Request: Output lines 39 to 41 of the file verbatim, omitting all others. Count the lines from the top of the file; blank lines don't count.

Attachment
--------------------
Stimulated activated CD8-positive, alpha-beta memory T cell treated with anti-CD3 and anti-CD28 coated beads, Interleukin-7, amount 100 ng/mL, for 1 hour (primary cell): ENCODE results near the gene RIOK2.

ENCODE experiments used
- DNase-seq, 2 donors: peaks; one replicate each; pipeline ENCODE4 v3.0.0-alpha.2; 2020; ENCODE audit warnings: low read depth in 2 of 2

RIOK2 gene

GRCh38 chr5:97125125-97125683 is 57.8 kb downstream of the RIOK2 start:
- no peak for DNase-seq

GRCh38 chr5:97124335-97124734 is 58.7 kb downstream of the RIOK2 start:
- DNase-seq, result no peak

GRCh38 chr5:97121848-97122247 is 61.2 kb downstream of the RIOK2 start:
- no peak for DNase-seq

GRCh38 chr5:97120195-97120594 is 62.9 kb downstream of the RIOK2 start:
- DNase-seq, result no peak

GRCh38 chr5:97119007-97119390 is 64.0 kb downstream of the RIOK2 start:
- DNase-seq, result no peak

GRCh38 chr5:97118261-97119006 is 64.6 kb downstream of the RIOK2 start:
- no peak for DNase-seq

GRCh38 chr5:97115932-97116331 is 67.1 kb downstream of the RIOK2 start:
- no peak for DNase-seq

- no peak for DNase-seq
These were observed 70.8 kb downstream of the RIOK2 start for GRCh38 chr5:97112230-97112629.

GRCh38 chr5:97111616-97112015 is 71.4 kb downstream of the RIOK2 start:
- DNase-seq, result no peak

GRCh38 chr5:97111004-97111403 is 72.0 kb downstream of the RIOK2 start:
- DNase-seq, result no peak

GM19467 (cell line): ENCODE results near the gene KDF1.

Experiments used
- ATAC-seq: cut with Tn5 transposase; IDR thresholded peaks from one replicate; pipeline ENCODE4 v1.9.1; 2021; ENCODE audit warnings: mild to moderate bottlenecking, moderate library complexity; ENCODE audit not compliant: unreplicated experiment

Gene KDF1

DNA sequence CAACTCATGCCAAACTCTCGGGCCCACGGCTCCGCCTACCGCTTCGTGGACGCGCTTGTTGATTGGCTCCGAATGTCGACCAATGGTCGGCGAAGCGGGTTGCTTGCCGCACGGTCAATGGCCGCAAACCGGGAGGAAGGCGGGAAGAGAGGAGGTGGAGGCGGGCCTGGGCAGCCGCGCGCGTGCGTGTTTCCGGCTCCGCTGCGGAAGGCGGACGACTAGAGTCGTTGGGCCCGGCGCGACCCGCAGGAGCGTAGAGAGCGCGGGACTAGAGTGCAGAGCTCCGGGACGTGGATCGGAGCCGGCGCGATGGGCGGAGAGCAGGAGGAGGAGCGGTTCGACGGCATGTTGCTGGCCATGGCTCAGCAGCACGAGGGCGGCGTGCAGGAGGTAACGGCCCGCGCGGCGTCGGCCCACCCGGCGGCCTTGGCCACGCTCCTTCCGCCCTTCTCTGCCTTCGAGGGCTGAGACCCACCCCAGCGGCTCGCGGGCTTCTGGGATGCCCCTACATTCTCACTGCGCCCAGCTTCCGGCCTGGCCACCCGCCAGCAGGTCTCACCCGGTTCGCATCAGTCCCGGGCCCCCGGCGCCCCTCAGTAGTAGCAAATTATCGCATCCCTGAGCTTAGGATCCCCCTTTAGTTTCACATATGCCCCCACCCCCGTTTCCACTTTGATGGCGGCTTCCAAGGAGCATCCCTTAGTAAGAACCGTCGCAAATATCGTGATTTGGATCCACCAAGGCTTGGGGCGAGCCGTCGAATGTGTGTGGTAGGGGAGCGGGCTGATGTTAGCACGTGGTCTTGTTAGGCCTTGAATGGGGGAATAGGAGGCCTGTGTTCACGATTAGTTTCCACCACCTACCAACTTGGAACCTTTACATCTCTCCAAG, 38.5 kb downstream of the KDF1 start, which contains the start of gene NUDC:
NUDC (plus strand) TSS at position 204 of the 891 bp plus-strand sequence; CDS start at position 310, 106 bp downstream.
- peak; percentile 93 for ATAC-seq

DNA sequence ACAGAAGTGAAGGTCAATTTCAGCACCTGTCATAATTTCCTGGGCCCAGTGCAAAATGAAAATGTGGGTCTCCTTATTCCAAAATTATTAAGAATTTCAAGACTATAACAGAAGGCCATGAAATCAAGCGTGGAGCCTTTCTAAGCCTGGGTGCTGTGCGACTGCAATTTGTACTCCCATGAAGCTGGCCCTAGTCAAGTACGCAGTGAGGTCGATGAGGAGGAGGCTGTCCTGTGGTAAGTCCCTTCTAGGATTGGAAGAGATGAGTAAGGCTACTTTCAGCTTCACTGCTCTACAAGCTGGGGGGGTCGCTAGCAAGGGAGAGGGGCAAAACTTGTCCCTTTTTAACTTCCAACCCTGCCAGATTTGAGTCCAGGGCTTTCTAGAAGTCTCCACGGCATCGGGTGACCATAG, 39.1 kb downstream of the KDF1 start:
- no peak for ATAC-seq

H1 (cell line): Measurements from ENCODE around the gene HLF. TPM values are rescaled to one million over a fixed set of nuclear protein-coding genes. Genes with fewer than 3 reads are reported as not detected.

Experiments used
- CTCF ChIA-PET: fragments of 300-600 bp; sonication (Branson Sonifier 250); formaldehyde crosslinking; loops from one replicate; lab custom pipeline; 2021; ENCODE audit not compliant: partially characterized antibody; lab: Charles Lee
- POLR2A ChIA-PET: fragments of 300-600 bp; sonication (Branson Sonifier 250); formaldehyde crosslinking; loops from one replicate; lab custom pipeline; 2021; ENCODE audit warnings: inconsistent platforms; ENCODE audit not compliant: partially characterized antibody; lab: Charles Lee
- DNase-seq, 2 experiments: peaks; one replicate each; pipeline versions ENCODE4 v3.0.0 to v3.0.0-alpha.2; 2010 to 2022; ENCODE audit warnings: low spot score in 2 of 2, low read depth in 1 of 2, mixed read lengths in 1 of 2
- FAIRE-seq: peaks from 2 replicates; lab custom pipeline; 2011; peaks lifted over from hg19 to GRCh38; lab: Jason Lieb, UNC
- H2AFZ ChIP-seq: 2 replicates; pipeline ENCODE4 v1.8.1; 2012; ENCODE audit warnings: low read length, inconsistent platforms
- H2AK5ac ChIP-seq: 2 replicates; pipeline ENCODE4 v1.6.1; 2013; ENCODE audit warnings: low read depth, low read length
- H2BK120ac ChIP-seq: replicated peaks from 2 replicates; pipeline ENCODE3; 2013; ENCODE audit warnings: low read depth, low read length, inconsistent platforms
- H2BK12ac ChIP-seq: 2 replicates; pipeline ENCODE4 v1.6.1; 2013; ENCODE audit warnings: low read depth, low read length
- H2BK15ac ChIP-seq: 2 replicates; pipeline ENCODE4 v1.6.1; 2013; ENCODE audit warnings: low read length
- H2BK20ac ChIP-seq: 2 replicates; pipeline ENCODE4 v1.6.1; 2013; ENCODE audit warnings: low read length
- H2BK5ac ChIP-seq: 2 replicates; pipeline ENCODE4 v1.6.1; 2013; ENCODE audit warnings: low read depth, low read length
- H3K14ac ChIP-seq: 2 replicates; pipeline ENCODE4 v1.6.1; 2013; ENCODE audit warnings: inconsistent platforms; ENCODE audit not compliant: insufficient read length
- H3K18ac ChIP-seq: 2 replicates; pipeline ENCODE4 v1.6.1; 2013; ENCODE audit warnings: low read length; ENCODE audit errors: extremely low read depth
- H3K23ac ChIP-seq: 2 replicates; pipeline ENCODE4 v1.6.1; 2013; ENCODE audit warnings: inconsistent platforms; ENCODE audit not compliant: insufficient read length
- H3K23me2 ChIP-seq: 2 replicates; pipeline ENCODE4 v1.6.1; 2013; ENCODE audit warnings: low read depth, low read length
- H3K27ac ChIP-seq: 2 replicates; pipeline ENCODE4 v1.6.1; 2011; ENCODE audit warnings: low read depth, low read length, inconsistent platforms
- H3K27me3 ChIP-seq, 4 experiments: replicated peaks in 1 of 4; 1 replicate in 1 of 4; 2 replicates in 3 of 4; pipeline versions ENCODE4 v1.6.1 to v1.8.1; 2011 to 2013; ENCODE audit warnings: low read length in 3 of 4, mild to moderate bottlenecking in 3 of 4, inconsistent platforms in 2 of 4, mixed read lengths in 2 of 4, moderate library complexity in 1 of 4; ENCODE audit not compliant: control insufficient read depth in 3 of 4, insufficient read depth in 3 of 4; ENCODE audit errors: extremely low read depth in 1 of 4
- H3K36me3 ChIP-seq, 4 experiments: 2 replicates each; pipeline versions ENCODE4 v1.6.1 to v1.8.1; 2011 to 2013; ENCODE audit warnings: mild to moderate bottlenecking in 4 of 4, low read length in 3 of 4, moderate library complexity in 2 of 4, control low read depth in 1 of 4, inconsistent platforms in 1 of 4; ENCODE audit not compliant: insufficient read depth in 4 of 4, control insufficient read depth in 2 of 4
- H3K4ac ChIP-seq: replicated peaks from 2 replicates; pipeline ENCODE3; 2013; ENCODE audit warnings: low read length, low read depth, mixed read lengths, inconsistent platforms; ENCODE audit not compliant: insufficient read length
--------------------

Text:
- FAIRE-seq: peaks from 2 replicates; lab custom pipeline; 2011; peaks lifted over from hg19 to GRCh38; lab: Jason Lieb, UNC
- H2AFZ ChIP-seq: 2 replicates; pipeline ENCODE4 v1.8.1; 2012; ENCODE audit warnings: low read length, inconsistent platforms
- H2AK5ac ChIP-seq: 2 replicates; pipeline ENCODE4 v1.6.1; 2013; ENCODE audit warnings: low read depth, low read length